After the end of the First World War, economic hardship in Austria was great and the prospects for an orderly academic career in Vienna seemed extremely uncertain. Landsteiner therefore accepted job offers from abroad. In 1919 he went to The Hague, where he managed the prosection of a small Catholic hospital. He remained scientifically active and treated various serological problems in a total of twelve publications. In 1921, for example, he reported on low-molecular “specific substances” which require binding to a protein in order to become a so-called full antigen, and for which he proposed the name haptene. In 1922 Landsteiner accepted a position at the Rockefeller Institute in New York, where in 1940, together with his students Philip Levine and Alexander Solomon Wiener, he described the rhesus factor that he had discovered in the blood of rhesus monkeys. Besides working on the blood groups, he dealt with questions concerning the development of paroxysmal cold hemoglobinuria, which led to the development of the Donath-Landsteiner reaction as a test for the confirmation of a diagnosis
In 1932 Landsteiner was elected to the National Academy of Sciences . For his groundbreaking findings, which are considered the foundation of polio control, he was posthumously inducted into the Polio Hall of Fame in Warm Springs, Georgia, inaugurated in January 1958. In his last years he worked on oncological issues, as his wife had a malignant tumour of the thyroid gland. Karl Lanfsteiner died on 26 June 1943 in New York City at age 75. For his pioneering work, he is recognized as the father of transfusion medicine.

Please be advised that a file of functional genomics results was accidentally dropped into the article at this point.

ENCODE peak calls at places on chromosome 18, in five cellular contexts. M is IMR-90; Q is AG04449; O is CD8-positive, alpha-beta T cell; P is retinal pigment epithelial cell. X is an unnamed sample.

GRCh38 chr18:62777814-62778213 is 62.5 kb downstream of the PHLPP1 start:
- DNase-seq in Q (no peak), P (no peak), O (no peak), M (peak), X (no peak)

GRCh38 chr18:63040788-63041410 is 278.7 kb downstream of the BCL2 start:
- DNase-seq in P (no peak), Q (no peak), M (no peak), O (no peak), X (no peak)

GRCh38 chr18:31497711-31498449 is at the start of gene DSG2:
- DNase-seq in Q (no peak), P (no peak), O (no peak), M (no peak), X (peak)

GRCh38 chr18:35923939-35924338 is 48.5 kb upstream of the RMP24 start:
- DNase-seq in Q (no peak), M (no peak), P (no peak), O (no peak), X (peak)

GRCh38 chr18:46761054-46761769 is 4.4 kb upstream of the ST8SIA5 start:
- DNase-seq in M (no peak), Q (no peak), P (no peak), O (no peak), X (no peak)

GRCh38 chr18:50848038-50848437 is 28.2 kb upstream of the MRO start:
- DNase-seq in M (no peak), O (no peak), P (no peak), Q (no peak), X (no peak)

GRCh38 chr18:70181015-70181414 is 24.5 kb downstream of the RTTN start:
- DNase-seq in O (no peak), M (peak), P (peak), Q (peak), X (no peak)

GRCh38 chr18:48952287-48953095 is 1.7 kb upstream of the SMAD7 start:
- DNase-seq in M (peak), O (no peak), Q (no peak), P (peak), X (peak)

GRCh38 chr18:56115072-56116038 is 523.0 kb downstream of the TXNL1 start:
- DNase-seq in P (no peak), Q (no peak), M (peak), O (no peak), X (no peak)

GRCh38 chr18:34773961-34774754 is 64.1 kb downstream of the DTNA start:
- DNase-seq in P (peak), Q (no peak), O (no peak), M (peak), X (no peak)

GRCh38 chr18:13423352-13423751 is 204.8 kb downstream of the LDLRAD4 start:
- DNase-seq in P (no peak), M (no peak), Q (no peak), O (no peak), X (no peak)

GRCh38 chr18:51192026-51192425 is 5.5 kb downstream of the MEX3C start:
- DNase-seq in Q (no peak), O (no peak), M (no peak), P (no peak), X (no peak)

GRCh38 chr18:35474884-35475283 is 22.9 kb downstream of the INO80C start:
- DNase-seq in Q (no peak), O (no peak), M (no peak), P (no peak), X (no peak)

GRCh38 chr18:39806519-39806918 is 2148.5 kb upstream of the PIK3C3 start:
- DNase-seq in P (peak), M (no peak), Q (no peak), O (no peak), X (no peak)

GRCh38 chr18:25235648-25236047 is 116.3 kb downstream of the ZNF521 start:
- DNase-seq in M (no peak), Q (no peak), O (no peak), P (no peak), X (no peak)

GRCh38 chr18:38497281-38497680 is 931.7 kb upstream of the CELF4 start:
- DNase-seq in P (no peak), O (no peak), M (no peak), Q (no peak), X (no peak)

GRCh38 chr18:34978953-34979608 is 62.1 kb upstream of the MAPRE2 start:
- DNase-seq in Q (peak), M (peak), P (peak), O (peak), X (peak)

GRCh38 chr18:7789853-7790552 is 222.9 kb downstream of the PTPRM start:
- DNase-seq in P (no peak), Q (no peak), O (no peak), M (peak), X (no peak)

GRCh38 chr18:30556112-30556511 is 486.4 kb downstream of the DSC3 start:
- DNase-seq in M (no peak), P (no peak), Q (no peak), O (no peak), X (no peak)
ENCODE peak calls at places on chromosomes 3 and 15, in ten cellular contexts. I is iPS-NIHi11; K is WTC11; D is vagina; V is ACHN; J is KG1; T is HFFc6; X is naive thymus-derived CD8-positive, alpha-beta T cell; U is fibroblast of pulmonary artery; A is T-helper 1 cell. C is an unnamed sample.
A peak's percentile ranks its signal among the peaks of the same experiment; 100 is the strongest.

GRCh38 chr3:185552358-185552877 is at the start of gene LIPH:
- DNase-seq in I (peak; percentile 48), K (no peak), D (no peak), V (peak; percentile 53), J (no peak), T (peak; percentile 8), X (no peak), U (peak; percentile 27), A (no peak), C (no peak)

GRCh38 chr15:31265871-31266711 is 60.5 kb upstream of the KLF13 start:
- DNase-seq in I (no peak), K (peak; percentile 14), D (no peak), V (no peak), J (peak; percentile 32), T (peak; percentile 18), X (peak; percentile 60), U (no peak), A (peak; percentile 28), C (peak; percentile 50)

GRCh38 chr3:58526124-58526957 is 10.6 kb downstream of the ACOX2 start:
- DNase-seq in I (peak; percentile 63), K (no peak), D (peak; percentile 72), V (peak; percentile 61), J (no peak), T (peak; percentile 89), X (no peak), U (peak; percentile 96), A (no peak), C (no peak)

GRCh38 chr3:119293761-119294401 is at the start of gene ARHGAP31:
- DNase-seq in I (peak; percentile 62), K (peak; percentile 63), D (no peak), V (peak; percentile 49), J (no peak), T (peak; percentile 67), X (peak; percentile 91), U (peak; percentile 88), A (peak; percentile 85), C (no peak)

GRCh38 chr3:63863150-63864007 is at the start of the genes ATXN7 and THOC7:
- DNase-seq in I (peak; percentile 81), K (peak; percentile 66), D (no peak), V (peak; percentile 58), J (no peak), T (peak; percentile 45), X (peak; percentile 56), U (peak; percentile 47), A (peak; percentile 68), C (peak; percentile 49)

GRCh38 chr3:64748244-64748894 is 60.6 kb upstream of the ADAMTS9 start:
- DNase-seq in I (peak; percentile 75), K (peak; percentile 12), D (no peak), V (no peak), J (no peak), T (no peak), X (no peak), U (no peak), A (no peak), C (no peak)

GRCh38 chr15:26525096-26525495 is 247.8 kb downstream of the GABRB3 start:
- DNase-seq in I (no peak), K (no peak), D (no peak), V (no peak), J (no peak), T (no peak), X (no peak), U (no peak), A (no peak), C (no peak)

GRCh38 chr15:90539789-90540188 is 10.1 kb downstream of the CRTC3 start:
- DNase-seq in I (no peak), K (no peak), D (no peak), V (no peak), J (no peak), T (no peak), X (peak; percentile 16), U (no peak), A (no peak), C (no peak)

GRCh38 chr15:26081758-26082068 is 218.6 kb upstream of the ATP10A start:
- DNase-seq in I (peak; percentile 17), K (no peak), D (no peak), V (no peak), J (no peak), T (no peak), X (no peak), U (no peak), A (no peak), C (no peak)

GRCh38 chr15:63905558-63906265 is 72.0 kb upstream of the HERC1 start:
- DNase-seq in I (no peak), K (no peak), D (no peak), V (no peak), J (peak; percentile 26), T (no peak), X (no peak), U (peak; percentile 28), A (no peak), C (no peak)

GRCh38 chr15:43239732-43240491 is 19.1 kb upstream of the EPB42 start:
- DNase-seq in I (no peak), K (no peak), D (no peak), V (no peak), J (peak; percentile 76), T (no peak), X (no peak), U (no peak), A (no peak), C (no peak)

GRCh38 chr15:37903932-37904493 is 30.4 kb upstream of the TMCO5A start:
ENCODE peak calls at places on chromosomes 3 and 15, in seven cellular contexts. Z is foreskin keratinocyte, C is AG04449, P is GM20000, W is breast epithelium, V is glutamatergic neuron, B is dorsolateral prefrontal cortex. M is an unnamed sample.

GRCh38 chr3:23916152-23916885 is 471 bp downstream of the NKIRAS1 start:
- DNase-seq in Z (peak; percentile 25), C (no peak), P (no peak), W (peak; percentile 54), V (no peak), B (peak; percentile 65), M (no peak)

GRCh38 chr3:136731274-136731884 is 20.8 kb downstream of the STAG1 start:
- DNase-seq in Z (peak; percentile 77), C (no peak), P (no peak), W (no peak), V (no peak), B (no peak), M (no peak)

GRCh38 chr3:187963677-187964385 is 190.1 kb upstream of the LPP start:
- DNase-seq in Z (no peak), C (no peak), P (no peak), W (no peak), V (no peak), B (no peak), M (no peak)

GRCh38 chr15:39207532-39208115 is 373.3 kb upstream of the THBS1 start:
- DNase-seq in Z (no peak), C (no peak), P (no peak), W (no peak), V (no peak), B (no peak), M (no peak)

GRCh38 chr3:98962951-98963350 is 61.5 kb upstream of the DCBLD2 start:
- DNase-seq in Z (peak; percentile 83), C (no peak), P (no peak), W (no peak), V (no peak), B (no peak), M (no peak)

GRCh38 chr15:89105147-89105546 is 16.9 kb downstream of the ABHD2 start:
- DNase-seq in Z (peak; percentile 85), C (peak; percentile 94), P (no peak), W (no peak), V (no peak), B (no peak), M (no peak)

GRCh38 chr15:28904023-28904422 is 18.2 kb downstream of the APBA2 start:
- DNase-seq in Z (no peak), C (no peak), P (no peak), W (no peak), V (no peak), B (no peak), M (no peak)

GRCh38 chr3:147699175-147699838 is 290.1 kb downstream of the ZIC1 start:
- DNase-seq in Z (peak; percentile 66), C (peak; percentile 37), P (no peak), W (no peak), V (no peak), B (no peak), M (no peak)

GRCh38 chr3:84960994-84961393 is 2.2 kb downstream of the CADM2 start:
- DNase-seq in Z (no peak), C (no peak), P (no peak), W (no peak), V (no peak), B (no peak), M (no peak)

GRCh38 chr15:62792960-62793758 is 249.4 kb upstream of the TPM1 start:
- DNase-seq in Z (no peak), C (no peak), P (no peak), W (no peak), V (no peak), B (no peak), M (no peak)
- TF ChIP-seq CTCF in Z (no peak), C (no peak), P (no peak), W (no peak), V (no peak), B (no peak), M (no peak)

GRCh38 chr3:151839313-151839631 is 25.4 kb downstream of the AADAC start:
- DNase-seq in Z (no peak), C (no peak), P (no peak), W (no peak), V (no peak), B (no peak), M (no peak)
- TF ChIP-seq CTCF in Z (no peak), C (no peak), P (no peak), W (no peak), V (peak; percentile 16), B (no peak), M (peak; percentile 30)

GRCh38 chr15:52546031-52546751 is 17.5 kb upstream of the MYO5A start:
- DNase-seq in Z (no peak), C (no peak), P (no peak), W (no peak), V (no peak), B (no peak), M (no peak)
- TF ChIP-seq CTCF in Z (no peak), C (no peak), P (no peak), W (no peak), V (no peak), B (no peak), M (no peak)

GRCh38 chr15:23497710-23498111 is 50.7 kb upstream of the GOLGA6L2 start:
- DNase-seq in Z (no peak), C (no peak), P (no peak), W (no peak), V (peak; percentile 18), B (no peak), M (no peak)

Dr. Preeti Tyagi, Blood Groups, Physiology, 
References and Further Reading:
-  Karl Landsteiner on Nobelprize.org including the Nobel Lecture, December 11, 1930 On Individual Differences in Human Blood
-  Karl Landsteiner 1868—1943 A Biographical Memoir by Michael Heidelberger
-  Landsteiner, K.; Popper, E. (1909). “Übertragung der Poliomyelitis acuta auf Affen”. Zeitschrift für Immunitätsforschung und experimentelle Therapie (in German). 2: 377–390.
-  National Academy of Sciences Biographical Memoir
-  “Homage to scientist on Blood Donor’s Day”. The Tribune. 15 June 2006.
-  Karl Landsteiner and Adriano Sturli, ‘Hamagglutinine normaler Sera‘, Wiener klinische Wochenschrift (1902), 15, 38-40.
-  Karl Landsteiner at Wikidata
-  Dr. Preeti Tyagi, Blood Groups, Physiology, Dr. Preeti Tyagi Lectures @ youtube
-  Dorner, Friedrich; Schwarz, Hans Peter (2003). “Karl Landsteiner and his major contributions to haematology”. British Journal of Haematology. 121 (4): 556–565.
-  Timeline of Nobel Laureates in Physiology and Medicine, via Wikidata